It's easy to think the people of the South Coast might be cursing their luck, reeling from bushfires to COVID to now flooding. But these people are stoic - they tell you it was worse in '78.
Simon Black has been a resident of Terara Road, Terara for nearly 30 years.
He co-owns Driftwood Shed, a rustic wedding venue on the banks of the Shoalhaven River.
He said they received an evacuation order on Sunday night, but chose to stay.
"Living on the river, we're always prepared for floods," he said.
"We've pretty much got it under control, but you're always worried in the middle of the night when you don't know whether the peak estimates are going to be accurate."
In recent days, the Shoalhaven River has seen its worst flood since 1991.
The banks of the Shoalhaven River broke around Nowra with several streets under water, such as in Bomaderry and Terara.
SES crews from Sydney headed south to Nowra to assist with rising floodwaters from the Shoalhaven River on Monday.
SES media officer Dave Rankine said an evacuation order went out on Sunday evening, for residents in Terara and parts of Nowra, however some had decided to stay.
He said floodwaters were expected to peak around 1pm on Monday and last from four to six hours, before starting to abate.
The NSW State Emergency Service attended to more than 700 call outs and 40 flood rescues from Friday to Monday in its southern region.
Just 'a high tide' compared to great flood of '78
Valda Goodsell has lived at Moss Street, Nowra for 43 years, and witnessed many heavy rain events during that time.
"I was here in '78, and I'd say that was the worst one," she said.
"I woke up in the middle of the night, turned the front light on and I thought, 'I can't see anything, I don't know what's going on'.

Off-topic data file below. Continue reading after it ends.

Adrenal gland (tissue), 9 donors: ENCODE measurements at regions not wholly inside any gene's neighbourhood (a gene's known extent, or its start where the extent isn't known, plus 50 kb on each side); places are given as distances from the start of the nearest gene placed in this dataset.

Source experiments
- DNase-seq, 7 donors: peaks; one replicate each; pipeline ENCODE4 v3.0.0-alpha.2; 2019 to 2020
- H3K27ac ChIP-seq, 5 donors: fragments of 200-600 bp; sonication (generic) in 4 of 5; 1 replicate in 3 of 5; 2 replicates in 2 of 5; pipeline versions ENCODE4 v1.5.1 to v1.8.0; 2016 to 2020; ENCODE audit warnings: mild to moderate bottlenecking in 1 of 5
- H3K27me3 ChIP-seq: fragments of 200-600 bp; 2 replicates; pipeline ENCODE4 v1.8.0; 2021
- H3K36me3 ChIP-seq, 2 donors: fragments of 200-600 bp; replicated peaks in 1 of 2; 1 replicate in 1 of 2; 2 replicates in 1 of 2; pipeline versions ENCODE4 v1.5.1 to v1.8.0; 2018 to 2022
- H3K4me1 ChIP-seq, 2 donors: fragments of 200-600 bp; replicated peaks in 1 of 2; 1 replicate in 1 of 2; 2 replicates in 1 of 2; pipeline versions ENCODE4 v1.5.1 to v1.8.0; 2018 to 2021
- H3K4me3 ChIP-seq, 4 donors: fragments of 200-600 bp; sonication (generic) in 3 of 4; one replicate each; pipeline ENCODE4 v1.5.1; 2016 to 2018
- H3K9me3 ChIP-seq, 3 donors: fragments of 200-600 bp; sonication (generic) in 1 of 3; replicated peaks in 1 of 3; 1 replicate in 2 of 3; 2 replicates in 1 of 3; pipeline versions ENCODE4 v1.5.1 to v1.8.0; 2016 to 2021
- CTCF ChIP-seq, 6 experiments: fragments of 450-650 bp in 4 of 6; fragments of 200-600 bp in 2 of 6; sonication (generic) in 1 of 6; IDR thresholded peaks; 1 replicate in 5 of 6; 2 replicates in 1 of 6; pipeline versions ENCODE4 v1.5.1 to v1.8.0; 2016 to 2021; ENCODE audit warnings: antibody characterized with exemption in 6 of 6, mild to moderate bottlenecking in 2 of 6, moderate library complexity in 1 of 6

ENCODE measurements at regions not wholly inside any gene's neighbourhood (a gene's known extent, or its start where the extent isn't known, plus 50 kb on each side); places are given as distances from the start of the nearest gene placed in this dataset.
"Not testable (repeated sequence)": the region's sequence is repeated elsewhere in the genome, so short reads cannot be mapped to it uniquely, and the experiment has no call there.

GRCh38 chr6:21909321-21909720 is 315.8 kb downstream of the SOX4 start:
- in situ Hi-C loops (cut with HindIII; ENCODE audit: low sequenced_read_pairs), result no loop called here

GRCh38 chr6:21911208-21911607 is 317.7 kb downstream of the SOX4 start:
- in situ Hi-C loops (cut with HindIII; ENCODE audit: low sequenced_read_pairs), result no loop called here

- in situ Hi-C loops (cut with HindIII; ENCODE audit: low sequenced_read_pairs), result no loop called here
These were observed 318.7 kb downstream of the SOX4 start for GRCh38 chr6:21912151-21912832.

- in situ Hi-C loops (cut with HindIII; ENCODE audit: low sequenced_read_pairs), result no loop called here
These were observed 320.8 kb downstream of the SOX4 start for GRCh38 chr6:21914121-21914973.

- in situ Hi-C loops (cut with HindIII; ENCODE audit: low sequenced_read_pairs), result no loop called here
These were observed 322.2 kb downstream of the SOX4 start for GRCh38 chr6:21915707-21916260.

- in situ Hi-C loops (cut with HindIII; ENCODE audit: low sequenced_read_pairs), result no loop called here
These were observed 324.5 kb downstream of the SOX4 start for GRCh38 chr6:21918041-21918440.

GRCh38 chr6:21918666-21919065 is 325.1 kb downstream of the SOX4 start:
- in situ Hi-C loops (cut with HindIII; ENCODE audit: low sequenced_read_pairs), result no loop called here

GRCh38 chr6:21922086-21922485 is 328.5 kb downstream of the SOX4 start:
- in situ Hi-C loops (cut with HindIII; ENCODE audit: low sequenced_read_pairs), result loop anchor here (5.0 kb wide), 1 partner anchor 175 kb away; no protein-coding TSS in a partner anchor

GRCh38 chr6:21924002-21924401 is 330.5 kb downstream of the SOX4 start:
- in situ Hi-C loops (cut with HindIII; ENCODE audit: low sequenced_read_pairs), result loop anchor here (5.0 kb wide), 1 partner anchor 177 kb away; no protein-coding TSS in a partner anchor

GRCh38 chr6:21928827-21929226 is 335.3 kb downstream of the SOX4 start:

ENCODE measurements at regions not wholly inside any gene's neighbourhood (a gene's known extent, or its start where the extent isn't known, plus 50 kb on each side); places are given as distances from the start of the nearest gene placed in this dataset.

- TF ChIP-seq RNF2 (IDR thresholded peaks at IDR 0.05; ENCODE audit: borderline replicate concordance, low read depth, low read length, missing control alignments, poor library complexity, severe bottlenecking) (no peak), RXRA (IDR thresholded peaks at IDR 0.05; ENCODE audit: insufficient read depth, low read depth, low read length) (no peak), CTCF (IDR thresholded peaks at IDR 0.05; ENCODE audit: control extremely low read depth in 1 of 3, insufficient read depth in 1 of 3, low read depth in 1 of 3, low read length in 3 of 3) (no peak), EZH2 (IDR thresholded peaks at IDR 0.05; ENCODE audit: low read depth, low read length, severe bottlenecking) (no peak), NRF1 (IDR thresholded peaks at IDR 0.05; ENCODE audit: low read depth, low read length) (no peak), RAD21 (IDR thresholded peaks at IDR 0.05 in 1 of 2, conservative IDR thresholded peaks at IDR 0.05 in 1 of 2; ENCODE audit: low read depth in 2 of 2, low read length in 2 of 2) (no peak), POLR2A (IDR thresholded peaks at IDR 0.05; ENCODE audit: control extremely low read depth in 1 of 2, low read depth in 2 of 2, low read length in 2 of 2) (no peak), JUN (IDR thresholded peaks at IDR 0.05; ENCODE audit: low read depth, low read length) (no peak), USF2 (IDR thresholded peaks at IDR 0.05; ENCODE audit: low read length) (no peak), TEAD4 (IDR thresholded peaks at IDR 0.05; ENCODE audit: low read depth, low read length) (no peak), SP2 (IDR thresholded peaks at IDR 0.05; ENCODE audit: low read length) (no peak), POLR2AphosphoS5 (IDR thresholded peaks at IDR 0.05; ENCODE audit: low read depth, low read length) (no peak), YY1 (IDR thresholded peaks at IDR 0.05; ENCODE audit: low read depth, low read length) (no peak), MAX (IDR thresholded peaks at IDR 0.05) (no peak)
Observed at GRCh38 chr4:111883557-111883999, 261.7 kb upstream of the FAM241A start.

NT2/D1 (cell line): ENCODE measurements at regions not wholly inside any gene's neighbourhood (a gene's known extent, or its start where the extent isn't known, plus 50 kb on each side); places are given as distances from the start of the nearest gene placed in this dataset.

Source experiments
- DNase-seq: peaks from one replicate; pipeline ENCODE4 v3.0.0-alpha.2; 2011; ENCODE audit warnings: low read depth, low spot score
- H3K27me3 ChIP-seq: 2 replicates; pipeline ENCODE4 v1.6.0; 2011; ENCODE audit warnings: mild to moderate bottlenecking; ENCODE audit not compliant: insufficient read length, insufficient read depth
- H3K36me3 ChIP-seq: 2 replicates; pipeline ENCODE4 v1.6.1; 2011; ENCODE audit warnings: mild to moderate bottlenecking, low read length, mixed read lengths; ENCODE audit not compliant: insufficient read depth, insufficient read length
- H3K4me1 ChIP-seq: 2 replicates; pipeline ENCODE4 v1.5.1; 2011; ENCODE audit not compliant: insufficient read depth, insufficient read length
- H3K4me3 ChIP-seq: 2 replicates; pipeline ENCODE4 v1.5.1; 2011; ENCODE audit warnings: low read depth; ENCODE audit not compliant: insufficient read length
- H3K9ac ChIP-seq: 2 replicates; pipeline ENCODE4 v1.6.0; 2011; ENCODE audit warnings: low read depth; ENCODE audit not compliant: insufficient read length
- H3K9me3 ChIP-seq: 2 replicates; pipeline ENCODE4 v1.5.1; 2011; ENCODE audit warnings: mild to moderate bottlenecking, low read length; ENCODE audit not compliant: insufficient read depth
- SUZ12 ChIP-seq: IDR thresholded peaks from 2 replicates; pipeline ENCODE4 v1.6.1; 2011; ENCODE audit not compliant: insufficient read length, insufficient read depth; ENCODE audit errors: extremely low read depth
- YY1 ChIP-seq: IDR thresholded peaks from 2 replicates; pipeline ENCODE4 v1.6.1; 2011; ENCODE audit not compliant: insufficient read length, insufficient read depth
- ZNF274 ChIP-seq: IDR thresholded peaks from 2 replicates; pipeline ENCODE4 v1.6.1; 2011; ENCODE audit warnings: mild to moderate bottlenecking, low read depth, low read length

"But it was because the water was level with my front lawn here. (This is) nowhere near that yet... But I've been hearing some conflicting stuff today."
On Monday afternoon, she said she "wasn't too concerned" about the situation, but was monitoring it.
Numerous motorists attempted to travel through several water-covered parts of Moss Street on Monday.
Over at Numbaa, third generation dairy farmer Alan Henry helped his neighbour Chris Coulthart bring his cows through a flooded paddock for milking.
"It doesn't matter - rain, hail or shine, these cows have to be milked twice a day," Mr Henry said.
Mr Henry said the recent storms were "a bit of a high tide compared to '78".
"I've seen a much bigger one in '78 - that was a big one," he said. "Some of our property is the same (flooding) as this (his neighbour). (But) we've just finished building a 400-cow feed pad with a roof over it, so our cows are loving it."
Comerong Island Road resident Ray Peerless said their nine-and-a-half acre property had coped "pretty well" with the heavy rains.
"We evacuated our cars and our camper last night because we got the call from the SES," he said.
"We stayed, we were happy to stay, but we got rid of the cars just in case."
Meanwhile, lifelong Nowra resident Ray Bellamy was among a crowd of spectators near Nowra Bridge on Monday.
"This is a really big flood this year," he said.
"It's not as bad as some of the ones we've had in the past... This is as high as I've seen it for a few years.
"It's not quite as bad as '91.
"It's just a part of living here. We've got the river here, and we know sometimes we're going to get some flooding."